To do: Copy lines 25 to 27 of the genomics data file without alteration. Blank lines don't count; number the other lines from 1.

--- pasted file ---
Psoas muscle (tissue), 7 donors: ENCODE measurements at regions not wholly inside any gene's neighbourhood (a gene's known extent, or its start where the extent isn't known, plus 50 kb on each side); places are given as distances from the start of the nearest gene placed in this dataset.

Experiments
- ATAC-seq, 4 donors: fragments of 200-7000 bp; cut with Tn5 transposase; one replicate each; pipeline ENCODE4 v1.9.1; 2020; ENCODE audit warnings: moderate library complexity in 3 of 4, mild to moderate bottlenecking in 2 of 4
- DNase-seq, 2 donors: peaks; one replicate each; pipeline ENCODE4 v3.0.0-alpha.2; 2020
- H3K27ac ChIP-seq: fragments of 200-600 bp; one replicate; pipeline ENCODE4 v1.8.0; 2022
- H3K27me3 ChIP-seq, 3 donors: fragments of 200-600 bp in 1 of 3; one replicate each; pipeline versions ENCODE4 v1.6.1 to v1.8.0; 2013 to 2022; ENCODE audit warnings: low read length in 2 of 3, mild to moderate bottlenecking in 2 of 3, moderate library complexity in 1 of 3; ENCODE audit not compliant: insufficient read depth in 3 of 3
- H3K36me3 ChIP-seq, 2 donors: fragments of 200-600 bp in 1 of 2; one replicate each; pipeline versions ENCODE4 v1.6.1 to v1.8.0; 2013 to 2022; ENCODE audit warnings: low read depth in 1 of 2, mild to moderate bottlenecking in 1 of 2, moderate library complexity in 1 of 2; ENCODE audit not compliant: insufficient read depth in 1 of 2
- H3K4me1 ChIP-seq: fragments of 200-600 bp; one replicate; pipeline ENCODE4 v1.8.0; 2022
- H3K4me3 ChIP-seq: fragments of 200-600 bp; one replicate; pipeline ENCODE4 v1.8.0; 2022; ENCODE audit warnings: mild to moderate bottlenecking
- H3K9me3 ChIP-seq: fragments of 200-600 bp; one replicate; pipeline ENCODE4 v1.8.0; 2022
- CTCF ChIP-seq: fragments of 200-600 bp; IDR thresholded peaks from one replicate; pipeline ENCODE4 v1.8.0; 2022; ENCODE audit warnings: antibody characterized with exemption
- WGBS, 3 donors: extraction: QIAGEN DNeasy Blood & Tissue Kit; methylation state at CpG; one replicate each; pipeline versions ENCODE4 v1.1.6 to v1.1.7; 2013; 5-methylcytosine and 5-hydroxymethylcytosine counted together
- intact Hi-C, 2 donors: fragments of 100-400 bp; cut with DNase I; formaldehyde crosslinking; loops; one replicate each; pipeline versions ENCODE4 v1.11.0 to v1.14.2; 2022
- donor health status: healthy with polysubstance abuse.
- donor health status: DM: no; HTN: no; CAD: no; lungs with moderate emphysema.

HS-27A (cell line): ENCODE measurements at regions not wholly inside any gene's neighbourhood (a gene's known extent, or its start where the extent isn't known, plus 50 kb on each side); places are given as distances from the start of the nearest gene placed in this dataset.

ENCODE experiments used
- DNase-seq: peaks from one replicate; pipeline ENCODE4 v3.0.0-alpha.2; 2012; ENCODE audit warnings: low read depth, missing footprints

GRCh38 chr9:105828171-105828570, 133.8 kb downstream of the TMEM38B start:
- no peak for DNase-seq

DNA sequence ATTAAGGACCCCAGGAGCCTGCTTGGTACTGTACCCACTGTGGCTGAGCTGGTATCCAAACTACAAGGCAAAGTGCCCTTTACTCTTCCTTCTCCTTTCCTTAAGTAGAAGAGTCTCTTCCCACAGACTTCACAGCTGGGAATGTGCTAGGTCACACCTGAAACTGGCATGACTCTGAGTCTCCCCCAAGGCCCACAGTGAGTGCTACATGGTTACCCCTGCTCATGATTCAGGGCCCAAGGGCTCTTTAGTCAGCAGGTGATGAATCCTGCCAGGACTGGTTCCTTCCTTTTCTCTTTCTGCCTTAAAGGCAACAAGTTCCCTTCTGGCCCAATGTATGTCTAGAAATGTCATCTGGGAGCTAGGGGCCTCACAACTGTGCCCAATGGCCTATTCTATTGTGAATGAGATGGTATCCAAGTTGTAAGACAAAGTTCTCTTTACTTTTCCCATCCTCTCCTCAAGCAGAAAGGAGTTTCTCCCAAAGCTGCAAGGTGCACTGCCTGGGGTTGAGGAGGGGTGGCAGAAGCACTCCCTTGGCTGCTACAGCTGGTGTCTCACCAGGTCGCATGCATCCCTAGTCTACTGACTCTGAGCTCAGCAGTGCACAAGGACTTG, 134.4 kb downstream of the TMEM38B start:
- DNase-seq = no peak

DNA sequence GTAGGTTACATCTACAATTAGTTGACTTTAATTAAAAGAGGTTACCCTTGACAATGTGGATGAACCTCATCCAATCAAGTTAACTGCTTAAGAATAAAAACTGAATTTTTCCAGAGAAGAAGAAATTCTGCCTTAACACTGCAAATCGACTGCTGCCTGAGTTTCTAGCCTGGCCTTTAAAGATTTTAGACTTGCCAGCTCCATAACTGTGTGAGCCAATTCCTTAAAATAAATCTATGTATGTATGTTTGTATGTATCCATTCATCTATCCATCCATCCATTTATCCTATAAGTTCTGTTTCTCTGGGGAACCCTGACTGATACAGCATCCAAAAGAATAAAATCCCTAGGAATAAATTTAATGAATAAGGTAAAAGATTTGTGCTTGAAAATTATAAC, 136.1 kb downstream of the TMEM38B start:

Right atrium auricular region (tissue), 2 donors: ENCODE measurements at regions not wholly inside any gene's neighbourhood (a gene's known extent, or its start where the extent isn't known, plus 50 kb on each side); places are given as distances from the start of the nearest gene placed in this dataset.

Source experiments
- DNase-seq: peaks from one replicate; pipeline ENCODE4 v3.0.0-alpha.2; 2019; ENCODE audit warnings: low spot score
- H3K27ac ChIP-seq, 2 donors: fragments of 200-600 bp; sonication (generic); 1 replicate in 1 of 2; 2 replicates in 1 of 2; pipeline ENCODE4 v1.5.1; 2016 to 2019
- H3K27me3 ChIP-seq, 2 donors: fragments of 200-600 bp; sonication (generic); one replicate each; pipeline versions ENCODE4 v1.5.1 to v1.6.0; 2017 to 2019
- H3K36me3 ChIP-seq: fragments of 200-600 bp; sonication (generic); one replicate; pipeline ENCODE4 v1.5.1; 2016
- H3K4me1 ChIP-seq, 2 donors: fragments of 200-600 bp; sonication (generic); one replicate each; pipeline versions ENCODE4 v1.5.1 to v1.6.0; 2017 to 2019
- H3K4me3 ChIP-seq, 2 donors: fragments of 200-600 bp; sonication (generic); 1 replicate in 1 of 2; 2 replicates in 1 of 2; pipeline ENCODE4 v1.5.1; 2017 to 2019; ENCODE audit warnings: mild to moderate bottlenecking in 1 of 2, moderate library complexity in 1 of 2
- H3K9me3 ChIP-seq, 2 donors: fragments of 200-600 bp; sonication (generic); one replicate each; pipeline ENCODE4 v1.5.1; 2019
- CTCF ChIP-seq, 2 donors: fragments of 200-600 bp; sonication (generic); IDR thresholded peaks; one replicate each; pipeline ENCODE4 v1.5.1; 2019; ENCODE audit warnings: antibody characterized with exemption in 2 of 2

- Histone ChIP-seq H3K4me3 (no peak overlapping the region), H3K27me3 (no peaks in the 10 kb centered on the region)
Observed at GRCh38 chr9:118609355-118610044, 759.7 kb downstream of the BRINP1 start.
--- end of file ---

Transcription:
Source experiments
- DNase-seq: peaks from one replicate; pipeline ENCODE4 v3.0.0-alpha.2; 2019; ENCODE audit warnings: low spot score
- H3K27ac ChIP-seq, 2 donors: fragments of 200-600 bp; sonication (generic); 1 replicate in 1 of 2; 2 replicates in 1 of 2; pipeline ENCODE4 v1.5.1; 2016 to 2019